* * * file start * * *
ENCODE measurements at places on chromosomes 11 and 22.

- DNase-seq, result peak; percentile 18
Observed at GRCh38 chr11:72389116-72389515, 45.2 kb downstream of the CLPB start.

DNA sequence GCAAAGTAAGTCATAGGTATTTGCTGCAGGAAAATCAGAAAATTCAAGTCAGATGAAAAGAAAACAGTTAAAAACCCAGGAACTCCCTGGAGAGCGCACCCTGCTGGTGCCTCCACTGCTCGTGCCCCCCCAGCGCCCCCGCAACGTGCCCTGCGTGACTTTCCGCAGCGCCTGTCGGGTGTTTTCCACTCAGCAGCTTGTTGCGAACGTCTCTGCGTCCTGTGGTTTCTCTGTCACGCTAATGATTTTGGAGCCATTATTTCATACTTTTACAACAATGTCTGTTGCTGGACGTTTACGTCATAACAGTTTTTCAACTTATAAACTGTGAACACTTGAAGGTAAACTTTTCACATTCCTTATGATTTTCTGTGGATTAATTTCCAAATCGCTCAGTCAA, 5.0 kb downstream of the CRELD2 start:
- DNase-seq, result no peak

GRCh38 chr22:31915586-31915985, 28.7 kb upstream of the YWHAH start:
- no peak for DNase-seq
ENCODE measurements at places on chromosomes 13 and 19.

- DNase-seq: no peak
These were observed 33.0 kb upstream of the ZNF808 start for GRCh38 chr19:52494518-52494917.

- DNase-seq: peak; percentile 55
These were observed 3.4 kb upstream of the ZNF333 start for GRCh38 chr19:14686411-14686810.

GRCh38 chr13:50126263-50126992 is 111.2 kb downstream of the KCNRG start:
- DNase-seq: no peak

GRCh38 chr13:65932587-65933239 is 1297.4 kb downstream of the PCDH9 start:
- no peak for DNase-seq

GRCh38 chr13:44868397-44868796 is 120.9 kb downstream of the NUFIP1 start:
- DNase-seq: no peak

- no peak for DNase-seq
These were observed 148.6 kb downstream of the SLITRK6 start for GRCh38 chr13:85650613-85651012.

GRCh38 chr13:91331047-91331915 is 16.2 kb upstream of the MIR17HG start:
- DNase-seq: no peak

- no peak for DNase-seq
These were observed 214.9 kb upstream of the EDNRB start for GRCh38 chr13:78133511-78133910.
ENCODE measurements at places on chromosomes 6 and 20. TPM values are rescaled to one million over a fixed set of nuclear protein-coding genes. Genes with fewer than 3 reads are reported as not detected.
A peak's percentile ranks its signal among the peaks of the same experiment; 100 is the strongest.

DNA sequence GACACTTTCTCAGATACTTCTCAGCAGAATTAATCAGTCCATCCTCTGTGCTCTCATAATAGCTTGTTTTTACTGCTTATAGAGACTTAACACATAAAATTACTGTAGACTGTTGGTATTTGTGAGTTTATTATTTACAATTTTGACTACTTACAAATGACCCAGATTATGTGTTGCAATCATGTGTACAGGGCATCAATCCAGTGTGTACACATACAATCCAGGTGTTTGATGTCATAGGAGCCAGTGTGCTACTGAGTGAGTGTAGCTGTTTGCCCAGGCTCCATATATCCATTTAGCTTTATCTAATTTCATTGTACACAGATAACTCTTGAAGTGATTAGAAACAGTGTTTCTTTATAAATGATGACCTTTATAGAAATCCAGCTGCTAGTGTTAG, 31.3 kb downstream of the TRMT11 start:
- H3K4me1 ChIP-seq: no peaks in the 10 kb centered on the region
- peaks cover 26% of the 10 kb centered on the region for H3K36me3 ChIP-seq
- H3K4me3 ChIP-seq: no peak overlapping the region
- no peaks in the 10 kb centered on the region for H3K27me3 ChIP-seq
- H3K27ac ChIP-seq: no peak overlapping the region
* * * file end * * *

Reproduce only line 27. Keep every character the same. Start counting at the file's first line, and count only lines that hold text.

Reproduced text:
DNA sequence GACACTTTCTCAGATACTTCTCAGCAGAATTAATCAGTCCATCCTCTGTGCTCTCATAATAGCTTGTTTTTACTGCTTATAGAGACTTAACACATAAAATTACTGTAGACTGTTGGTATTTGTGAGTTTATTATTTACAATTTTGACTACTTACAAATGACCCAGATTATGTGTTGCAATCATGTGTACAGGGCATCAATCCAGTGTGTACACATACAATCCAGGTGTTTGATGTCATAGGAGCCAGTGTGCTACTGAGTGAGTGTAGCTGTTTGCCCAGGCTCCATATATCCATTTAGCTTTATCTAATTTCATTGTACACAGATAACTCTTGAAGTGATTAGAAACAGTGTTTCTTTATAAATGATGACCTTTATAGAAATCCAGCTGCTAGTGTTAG, 31.3 kb downstream of the TRMT11 start: